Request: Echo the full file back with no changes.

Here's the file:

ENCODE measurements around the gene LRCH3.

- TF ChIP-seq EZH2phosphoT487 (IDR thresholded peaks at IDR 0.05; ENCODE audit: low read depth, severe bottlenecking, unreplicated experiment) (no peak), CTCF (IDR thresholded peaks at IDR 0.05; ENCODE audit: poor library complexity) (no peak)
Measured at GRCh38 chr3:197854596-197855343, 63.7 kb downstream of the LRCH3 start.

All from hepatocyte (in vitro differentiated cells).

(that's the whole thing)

ENCODE measurements around the gene LRCH3.

- TF ChIP-seq EZH2phosphoT487 (IDR thresholded peaks at IDR 0.05; ENCODE audit: low read depth, severe bottlenecking, unreplicated experiment) (no peak), CTCF (IDR thresholded peaks at IDR 0.05; ENCODE audit: poor library complexity) (no peak)
Measured at GRCh38 chr3:197854596-197855343, 63.7 kb downstream of the LRCH3 start.

All from hepatocyte (in vitro differentiated cells).